Question: What harmful effects might injecting chicken litter into fields this winter have on soil fertility and/or soil structure?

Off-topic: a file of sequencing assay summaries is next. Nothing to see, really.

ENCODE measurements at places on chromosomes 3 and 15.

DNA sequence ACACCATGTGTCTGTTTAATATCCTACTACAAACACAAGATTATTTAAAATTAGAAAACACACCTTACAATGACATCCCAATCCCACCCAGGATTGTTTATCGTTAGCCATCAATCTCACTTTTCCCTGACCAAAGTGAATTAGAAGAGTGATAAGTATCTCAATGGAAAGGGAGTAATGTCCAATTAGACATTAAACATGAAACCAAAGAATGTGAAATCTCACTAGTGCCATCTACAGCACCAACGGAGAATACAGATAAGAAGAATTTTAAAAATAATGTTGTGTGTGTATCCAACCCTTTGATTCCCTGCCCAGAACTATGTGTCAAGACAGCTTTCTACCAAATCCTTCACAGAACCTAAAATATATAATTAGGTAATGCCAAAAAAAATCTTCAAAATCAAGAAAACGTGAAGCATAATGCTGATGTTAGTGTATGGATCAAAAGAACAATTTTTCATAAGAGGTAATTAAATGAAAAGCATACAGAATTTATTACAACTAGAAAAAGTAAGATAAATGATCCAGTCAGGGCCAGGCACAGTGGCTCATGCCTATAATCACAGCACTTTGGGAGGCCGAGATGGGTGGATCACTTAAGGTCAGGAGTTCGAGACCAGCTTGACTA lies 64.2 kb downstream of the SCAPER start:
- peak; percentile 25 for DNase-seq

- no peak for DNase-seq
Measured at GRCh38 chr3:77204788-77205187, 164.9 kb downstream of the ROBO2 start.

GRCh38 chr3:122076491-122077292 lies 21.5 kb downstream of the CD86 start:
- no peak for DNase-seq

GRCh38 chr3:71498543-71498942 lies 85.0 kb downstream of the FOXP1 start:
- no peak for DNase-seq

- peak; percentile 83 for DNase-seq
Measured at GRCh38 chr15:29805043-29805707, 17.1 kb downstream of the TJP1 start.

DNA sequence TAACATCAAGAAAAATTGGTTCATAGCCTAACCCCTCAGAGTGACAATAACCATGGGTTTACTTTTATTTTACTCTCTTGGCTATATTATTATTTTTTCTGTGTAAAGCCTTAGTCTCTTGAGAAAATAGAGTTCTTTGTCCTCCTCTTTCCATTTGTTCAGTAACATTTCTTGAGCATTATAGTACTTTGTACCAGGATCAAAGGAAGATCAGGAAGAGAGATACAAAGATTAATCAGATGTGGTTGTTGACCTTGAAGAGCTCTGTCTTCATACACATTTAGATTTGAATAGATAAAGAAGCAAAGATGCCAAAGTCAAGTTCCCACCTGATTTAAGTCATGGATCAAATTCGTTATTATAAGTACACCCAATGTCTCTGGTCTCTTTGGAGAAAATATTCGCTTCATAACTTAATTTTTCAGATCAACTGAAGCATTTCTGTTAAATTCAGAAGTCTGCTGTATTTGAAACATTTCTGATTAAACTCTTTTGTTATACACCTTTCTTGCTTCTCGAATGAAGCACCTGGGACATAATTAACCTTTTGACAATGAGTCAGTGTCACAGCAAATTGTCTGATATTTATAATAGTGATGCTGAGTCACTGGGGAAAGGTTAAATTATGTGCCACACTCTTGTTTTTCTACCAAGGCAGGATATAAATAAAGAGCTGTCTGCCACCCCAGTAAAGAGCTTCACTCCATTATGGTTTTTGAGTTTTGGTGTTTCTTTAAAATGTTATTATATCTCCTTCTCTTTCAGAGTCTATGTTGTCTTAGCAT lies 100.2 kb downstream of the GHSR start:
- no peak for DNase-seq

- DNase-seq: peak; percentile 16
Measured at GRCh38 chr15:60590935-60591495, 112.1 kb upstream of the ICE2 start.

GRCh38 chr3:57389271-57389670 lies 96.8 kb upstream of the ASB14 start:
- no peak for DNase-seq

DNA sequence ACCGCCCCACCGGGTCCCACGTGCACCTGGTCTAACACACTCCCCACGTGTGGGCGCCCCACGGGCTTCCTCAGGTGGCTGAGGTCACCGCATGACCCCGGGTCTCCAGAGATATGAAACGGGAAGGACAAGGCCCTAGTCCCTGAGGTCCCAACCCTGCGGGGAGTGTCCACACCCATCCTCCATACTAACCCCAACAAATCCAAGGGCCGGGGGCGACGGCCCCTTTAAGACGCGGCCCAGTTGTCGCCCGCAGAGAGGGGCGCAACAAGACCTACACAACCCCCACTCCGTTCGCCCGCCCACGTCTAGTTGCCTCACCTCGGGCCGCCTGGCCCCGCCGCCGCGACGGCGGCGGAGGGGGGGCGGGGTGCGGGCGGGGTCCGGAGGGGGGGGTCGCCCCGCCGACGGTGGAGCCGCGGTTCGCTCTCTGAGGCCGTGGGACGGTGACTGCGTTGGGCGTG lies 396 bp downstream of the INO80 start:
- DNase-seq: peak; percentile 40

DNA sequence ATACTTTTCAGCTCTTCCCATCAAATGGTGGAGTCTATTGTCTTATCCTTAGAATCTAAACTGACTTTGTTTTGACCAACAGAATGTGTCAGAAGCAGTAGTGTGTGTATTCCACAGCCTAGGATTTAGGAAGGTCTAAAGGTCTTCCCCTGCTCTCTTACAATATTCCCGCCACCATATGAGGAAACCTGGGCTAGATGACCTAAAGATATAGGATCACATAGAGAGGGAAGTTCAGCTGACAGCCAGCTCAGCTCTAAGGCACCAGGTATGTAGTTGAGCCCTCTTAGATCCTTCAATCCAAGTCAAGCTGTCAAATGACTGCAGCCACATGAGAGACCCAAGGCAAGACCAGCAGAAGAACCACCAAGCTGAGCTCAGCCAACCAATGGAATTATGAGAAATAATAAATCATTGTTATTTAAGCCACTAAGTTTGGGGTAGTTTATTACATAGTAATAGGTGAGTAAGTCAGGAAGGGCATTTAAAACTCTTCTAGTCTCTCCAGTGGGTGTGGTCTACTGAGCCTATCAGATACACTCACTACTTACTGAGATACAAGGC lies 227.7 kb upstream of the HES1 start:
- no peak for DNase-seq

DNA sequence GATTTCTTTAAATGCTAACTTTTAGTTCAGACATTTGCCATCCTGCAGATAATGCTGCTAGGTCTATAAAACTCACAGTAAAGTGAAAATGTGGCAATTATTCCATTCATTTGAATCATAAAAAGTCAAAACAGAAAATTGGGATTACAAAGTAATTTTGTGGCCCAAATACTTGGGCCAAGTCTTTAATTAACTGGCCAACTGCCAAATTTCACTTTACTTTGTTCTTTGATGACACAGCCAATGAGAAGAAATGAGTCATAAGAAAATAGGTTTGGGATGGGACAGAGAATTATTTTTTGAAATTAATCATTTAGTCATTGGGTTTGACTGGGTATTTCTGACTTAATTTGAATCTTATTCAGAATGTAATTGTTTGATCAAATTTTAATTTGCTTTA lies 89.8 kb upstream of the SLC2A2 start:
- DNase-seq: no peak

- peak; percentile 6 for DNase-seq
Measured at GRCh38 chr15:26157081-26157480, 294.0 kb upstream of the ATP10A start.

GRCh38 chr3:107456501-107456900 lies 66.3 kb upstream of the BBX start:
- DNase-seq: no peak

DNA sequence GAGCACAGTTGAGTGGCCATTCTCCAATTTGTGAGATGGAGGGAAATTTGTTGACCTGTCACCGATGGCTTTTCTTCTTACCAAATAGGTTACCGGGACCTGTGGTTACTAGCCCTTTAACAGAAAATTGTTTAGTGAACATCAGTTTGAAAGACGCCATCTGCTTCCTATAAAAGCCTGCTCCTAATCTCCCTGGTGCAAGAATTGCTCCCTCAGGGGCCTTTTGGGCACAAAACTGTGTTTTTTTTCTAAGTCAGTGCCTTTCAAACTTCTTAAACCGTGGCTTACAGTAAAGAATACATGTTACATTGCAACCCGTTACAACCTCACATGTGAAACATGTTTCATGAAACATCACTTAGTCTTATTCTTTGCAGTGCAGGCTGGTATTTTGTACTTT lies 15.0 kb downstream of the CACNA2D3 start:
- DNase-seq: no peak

Answer: From a chicken litter standpoint if you’re injecting it now you have to think about what the carbon-nitrogen ratio is in the chicken litter. Straight chicken manure with no bedding will have about a 10-to-1 carbon-nitrogen ratio. That’s not a problem. But if the chicken litter has any bedding with it like wood chips, the carbon ratio could go up and this could create a nitrogen deficit situation for the crop you’re planning to grow. So, in corn for instance, instead of getting a nitrogen return from your manure it could take six months to a year to get the nitrogen out of the manure and that could create a nitrogen deficiency in your corn. From a fertility standpoint what’s the carbon-nitrogen ratio? If it’s 20-to-1 or lower, you probably will have no negative effects from that perspective. From a soil structure standpoint you have to consider the salt load. Depending on the soil type, it can hold from 300 to 600 units of salt without too much damage. But if you’re injecting upwards of 600-plus pounds of salt per acre you could destroy the soil structure. That’s broadcasting it. Now, if you took that 600 pound of salt and banded it, you would destroy the structure in the band. You can check your salt index when you run a manure analysis. If you keep your salt applications typically below 300 pounds per acre you don’t usually have much of a problem. But if you get into levels above that you could destroy the soil structure. Also, in regard to soil structure, the timing of application matters if you have to deal with the results of wheel track compaction. In terms of a carbon penalty, the more time you have ahead of planting for the litter to break down the less of a carbon penalty you would have versus if you make an application a few weeks ahead of planting.